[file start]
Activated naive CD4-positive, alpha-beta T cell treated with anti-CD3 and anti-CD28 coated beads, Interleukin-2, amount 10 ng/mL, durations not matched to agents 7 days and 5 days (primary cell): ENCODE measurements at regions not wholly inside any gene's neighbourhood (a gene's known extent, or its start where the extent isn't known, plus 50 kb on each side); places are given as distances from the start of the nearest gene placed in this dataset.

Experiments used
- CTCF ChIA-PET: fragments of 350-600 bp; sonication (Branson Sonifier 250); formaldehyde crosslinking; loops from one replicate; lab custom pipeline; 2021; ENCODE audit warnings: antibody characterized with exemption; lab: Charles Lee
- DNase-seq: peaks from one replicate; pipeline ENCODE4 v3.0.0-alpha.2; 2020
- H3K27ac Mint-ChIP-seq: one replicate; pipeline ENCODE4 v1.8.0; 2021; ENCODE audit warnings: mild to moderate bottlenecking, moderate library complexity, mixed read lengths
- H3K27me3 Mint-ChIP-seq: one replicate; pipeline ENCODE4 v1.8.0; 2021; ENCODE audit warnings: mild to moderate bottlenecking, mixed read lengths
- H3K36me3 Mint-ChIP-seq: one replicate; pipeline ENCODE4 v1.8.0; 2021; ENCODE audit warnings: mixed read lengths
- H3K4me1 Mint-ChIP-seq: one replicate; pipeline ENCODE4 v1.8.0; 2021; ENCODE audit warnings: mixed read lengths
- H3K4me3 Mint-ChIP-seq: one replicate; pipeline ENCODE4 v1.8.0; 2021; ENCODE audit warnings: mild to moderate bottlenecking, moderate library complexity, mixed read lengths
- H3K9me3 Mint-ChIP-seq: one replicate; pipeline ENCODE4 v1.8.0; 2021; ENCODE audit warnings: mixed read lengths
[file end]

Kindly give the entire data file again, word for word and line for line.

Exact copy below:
Activated naive CD4-positive, alpha-beta T cell treated with anti-CD3 and anti-CD28 coated beads, Interleukin-2, amount 10 ng/mL, durations not matched to agents 7 days and 5 days (primary cell): ENCODE measurements at regions not wholly inside any gene's neighbourhood (a gene's known extent, or its start where the extent isn't known, plus 50 kb on each side); places are given as distances from the start of the nearest gene placed in this dataset.

Experiments used
- CTCF ChIA-PET: fragments of 350-600 bp; sonication (Branson Sonifier 250); formaldehyde crosslinking; loops from one replicate; lab custom pipeline; 2021; ENCODE audit warnings: antibody characterized with exemption; lab: Charles Lee
- DNase-seq: peaks from one replicate; pipeline ENCODE4 v3.0.0-alpha.2; 2020
- H3K27ac Mint-ChIP-seq: one replicate; pipeline ENCODE4 v1.8.0; 2021; ENCODE audit warnings: mild to moderate bottlenecking, moderate library complexity, mixed read lengths
- H3K27me3 Mint-ChIP-seq: one replicate; pipeline ENCODE4 v1.8.0; 2021; ENCODE audit warnings: mild to moderate bottlenecking, mixed read lengths
- H3K36me3 Mint-ChIP-seq: one replicate; pipeline ENCODE4 v1.8.0; 2021; ENCODE audit warnings: mixed read lengths
- H3K4me1 Mint-ChIP-seq: one replicate; pipeline ENCODE4 v1.8.0; 2021; ENCODE audit warnings: mixed read lengths
- H3K4me3 Mint-ChIP-seq: one replicate; pipeline ENCODE4 v1.8.0; 2021; ENCODE audit warnings: mild to moderate bottlenecking, moderate library complexity, mixed read lengths
- H3K9me3 Mint-ChIP-seq: one replicate; pipeline ENCODE4 v1.8.0; 2021; ENCODE audit warnings: mixed read lengths